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Thursday, February 22, 2024

South Korean students file lawsuit after teacher ends exam 90 seconds early

Dozens of students in South Korea are seeking compensation from the government after a crucial college admission examination ended 90 seconds before it was meant to.

At least 39 students filed a lawsuit with the Seoul Central District Court on Tuesday asking for 20m won (£12,000) each to compensate for the cost of a year’s studying to retake the exam.

The incident took place during this year’s Suneung, an eight-hour-long marathon test. It’s perhaps the most important exam in the education-obsessed country, where careers, social standings, and even marriage prospects greatly depend on which university a person attends.

Results for the exam were declared on 8 December.

The lawsuit states that the bell notifying the end of the first session during the 16 November exam at Kyungdong high school rang 90 seconds earlier than scheduled.

Authorities said the teacher in charge accidentally clicked the alarm and the school, after realising the mistake, returned the test papers to the students during lunchtime.

However, students said they were only allowed to mark blank columns left on the paper and not change the already marked answers.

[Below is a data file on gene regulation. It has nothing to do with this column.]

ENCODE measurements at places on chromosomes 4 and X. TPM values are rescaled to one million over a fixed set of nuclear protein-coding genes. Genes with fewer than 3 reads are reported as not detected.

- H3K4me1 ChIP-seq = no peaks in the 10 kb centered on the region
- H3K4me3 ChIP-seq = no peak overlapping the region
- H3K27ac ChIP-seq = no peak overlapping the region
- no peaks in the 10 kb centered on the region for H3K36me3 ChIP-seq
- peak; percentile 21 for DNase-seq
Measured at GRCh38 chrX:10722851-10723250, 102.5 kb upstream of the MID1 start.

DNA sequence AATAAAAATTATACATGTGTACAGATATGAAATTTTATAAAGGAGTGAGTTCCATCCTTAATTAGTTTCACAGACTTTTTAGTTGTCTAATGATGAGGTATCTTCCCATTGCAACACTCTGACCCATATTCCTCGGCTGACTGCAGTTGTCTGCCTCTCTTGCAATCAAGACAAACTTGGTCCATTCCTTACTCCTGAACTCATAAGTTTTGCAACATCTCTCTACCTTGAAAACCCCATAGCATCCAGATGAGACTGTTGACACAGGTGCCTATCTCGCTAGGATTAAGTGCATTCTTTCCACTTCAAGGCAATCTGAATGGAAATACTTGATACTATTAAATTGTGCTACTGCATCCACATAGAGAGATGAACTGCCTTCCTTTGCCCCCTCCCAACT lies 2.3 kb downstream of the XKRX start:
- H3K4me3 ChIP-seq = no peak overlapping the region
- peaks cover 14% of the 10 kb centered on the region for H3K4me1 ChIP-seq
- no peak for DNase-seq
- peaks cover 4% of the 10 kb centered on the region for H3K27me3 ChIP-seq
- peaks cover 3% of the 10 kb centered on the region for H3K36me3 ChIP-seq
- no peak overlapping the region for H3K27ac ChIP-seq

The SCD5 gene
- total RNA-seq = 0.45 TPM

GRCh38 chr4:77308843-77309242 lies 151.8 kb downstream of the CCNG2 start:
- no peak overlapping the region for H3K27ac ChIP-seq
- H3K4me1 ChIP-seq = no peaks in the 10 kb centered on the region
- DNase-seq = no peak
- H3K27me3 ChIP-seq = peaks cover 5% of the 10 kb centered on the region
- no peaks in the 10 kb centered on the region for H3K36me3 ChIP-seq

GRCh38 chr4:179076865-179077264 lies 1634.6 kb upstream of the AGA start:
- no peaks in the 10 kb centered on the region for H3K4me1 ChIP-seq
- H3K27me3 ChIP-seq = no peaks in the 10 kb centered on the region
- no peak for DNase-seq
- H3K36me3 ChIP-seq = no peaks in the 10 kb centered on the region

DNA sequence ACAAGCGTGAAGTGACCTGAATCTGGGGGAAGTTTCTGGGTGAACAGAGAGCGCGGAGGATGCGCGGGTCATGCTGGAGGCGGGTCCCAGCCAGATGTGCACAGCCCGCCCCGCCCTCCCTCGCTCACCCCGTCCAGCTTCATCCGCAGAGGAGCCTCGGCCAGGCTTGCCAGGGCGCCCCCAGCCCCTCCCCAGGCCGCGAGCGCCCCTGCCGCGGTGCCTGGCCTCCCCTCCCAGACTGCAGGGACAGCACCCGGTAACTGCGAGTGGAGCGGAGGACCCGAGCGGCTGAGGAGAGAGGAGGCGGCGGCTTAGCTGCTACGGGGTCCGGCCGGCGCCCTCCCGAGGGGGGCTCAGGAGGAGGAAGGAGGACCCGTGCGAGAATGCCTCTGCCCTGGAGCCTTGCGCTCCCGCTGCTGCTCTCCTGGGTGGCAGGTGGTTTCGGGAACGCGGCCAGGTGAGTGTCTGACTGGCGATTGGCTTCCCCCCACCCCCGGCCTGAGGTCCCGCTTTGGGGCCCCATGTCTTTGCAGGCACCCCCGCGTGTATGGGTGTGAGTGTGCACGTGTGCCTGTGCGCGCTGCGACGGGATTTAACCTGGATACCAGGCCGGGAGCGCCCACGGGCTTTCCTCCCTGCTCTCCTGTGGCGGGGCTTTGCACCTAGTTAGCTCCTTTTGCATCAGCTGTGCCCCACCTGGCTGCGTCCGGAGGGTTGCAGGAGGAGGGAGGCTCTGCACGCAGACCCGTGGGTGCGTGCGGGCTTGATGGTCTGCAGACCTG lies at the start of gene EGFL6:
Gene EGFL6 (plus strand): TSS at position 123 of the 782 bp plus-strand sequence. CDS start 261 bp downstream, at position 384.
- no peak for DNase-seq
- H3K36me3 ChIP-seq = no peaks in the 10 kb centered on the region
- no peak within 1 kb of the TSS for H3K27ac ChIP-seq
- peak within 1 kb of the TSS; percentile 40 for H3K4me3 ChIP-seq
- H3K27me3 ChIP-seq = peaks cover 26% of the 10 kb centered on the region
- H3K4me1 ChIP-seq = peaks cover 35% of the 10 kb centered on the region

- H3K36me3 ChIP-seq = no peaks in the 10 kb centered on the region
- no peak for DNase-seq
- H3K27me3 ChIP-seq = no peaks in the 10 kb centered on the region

Law firm Myungjin said the error affected the rest of the students’ exams as they could not fully engage in the following tests. Some gave up on the exam and returned home, the Yonhap news agency reported.

The education authorities did not offer any apology or explanations, the lawyers alleged, adding that the invigilator used their own device instead of a state-designated clock.

In April, a court in Seoul awarded 7m won (£4,200) to pupils who sued the state and the city administration after the bell rang three minutes earlier during the exam.

In 2018, a student sued her teacher for failing to show up to class for seven months in 2015.

Testifying before the court this May, Siti Nafirah Siman said: “I hope that what I am doing now will make some teachers realise that they should not neglect and look down on the ‘lower’ class, and give them the same level of education as the ‘upper’ class, that’s all.”


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